This is hard because we live in a “life is short,” “get it now,” “just do you”culture. The problem is, we’re always going to want something now, and if we constantly buy nowand pay later, we’re actually going to have less spending power in the future.

We need to teach our kids to come up with the cash first for these kinds of purchases. Only borrow for houses and 0-interest loans on cars. We don’t need to go into “only borrowing on appreciating assets” until they’re old enough to understand. So start with “cash first, unless you’re buying a house” (some would disagree about borrowing for a car- I think it’s fine if you have the monthly income and can get a 0-interest loan). This principle will save them from burying themselves in debt for years to come.

Just scroll back up and take a second peek at that list of what today’s young people would buy with $500. Today’s young people are feeling the importance of saving, and paying off debt. Why? They want to “adult.” They want to be on their own. And many of these young people have figured out (the hard way) it’s almost impossible to live on your own when you’re still paying “the man” back for that one time they went on a crazy shopping binge at Anthropology! Not to mention, if their car needed brakes, which leads me to another principle…

  1. Plan for the unexpected

Cars will break down, the dog will destroy the carpet when you leave him alone in the guest room, and your new job will require you to go buy a new outfit. This is the stuff you can’t plan for, unless you plan for it.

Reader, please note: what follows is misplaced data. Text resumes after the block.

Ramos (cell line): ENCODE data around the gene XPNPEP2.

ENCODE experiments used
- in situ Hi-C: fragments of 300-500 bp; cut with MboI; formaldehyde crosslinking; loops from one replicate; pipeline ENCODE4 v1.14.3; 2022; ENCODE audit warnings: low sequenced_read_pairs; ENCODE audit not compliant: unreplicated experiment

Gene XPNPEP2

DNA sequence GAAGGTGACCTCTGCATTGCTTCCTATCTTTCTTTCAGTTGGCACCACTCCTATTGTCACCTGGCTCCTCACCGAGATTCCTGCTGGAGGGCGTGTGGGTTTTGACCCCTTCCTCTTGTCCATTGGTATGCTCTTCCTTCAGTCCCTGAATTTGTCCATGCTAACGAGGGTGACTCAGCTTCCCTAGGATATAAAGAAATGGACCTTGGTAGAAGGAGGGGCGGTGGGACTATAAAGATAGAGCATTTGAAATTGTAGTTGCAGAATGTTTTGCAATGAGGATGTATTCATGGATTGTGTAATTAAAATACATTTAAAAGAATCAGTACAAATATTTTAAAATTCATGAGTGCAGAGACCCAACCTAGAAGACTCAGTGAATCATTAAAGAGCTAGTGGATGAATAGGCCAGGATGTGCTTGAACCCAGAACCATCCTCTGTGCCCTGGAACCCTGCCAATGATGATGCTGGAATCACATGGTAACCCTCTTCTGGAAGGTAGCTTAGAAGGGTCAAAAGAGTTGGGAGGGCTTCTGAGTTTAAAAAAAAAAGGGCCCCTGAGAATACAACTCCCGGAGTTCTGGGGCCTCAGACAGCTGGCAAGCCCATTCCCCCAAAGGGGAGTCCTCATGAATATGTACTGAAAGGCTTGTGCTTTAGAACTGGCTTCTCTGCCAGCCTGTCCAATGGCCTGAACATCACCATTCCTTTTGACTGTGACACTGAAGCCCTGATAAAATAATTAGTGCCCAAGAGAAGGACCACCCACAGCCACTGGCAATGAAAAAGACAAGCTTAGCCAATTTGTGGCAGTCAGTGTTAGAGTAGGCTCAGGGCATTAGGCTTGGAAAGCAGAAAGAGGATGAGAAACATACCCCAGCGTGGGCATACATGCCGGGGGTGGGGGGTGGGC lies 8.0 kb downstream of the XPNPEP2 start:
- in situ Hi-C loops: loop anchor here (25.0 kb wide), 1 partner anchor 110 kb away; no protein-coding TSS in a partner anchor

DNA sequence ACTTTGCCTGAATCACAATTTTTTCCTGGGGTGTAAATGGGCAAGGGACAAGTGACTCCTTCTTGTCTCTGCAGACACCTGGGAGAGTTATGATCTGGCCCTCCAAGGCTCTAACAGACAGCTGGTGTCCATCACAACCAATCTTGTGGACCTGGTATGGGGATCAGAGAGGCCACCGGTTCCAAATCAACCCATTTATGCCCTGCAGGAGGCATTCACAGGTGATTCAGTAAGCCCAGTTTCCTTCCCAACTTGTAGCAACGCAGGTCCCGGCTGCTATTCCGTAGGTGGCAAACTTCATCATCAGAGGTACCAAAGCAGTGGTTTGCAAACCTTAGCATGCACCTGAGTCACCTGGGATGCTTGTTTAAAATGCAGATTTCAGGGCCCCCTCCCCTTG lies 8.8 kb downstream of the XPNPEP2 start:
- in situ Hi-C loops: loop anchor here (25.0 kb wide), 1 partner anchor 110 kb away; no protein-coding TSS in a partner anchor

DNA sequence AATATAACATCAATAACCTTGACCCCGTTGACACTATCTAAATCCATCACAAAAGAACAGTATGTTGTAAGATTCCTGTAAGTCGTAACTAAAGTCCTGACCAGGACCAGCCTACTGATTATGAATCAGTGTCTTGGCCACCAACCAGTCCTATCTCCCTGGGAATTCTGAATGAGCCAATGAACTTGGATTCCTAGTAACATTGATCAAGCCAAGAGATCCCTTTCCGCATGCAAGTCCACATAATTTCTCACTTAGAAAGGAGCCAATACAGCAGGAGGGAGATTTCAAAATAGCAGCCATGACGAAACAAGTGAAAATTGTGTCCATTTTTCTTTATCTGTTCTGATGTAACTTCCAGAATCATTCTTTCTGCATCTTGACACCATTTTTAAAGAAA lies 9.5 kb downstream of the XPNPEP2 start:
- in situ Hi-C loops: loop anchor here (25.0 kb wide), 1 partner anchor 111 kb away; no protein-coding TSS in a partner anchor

Make it an item in your budget. Literally call it “unexpected.” It should probably be at least $100 a month. And if you don’t use it one month, save it for the next month when you’ll probably need $200.

But many of these items can be planned for… which is why we need to…

  1. Plan

People don’t plan to fail; they fail to plan.

We need to teach our kids to make a budget. At age 10 that might be as simple as give a dime in the offering, save a dime, spend 80 cents. But as they get to high school it can grow into something a little more complex with car savings, college savings, phone bills and other items of responsibility they are taught to plan for.

Key words: plan for.

Here’s a simple budget for a teen guy working part time during his senior year:

When our kids get out on their own their budgets will get a little more complex. Not only the wake up call of items like rentor utilities, but also the normal expenses that life throws at us, like a car maintenance fund for when registration is due (is your car registration $240? Are you saving $20 a month for that?)

I spend quite a bit of time talking with young couples about realistic budgeting before they get married. Most young couples don’t think about the fact that they need a haircut or want to buy members of their family a Christmas present. Do they budget for these?

Do they want a dog? Do they plan on feeding it? What about giving it flea protection? A bone to chew on… instead of the couch? How much does this add up to per month?

Here’s a sample budget I made with a young couple I met with for marriage counseling:

Are we teaching our kids to budget and plan ahead?

More importantly, are we modeling these principles ourselves?

How are you managing HIS money?

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Jonathan McKee

Jonathan McKee is the author of over twenty books including the brand new The Guy's Guide to FOUR BATTLES Every Young Man Must Face; The Teen’s Guide to Social Media & Mobile Devices; If I Had a Parenting Do Over; and the Amazon Best Seller - The Guy's Guide to God, Girls and the Phone in Your Pocket. He speaks to parents and leaders worldwide, all while providing free resources for parents on his website Jonathan, his wife Lori, and their three kids live in California.